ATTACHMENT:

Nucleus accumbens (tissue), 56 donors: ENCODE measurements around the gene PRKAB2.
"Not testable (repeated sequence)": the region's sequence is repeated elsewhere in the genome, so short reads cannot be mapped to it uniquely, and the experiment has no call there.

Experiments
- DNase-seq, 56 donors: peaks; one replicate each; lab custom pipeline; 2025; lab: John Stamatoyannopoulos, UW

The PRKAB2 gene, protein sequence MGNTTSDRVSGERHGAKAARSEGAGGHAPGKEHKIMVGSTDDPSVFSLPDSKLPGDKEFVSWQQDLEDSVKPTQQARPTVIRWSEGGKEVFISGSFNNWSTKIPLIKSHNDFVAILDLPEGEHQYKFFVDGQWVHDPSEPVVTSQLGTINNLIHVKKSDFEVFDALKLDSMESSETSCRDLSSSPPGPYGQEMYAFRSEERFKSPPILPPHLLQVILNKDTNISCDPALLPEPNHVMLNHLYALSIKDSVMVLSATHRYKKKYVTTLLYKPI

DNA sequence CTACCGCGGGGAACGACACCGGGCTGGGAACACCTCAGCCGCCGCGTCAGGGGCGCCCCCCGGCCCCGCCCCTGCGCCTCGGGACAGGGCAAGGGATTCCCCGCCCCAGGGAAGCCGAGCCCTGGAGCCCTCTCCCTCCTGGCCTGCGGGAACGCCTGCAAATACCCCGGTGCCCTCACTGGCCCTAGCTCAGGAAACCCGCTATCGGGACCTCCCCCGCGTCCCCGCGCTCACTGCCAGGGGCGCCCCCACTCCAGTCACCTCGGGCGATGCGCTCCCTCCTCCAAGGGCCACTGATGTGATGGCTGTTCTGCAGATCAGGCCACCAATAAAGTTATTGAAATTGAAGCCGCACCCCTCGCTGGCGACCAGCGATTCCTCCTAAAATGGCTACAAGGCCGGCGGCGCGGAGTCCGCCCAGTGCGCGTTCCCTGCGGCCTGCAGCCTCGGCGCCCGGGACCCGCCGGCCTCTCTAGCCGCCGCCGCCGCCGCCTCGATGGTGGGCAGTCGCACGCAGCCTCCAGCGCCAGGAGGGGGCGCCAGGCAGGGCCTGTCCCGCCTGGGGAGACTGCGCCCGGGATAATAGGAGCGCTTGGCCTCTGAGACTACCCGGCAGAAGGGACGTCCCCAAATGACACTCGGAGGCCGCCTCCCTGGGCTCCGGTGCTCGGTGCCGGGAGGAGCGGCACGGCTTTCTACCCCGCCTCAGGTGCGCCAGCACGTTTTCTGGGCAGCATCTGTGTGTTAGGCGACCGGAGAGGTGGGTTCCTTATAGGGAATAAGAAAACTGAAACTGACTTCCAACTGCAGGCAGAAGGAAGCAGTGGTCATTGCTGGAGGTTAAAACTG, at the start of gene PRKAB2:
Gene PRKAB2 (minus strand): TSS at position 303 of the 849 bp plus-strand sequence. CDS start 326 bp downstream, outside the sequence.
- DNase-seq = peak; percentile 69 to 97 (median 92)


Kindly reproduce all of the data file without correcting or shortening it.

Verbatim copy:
Nucleus accumbens (tissue), 56 donors: ENCODE measurements around the gene PRKAB2.
"Not testable (repeated sequence)": the region's sequence is repeated elsewhere in the genome, so short reads cannot be mapped to it uniquely, and the experiment has no call there.

Experiments
- DNase-seq, 56 donors: peaks; one replicate each; lab custom pipeline; 2025; lab: John Stamatoyannopoulos, UW

The PRKAB2 gene, protein sequence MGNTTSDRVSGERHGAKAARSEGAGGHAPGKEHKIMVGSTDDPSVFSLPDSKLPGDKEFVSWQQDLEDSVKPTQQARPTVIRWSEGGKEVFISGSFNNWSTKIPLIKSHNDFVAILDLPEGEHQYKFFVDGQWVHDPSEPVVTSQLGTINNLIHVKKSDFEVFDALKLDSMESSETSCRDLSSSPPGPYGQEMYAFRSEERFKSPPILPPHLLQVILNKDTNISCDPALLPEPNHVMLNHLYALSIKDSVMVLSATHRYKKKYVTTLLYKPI

DNA sequence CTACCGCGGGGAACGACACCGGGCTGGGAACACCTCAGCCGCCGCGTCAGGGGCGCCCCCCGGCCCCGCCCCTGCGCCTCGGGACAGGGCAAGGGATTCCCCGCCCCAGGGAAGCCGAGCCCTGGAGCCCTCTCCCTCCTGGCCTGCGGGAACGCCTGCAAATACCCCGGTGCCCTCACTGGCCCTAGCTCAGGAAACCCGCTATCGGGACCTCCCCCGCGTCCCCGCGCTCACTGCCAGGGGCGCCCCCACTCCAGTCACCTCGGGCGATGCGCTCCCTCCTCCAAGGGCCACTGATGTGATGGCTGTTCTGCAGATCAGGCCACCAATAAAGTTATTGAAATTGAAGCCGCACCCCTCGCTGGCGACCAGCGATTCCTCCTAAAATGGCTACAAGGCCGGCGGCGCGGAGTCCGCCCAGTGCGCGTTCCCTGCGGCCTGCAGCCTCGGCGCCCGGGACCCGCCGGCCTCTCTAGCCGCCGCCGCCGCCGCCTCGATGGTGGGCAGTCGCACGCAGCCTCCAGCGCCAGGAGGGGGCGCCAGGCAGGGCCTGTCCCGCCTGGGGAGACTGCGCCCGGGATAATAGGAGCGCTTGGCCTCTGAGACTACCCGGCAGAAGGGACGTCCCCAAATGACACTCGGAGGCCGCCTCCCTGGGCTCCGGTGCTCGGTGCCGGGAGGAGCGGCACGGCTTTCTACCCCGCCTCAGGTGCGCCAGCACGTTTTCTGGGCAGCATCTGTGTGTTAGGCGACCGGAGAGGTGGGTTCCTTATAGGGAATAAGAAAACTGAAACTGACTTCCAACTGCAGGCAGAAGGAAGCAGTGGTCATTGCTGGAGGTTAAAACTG, at the start of gene PRKAB2:
Gene PRKAB2 (minus strand): TSS at position 303 of the 849 bp plus-strand sequence. CDS start 326 bp downstream, outside the sequence.
- DNase-seq = peak; percentile 69 to 97 (median 92)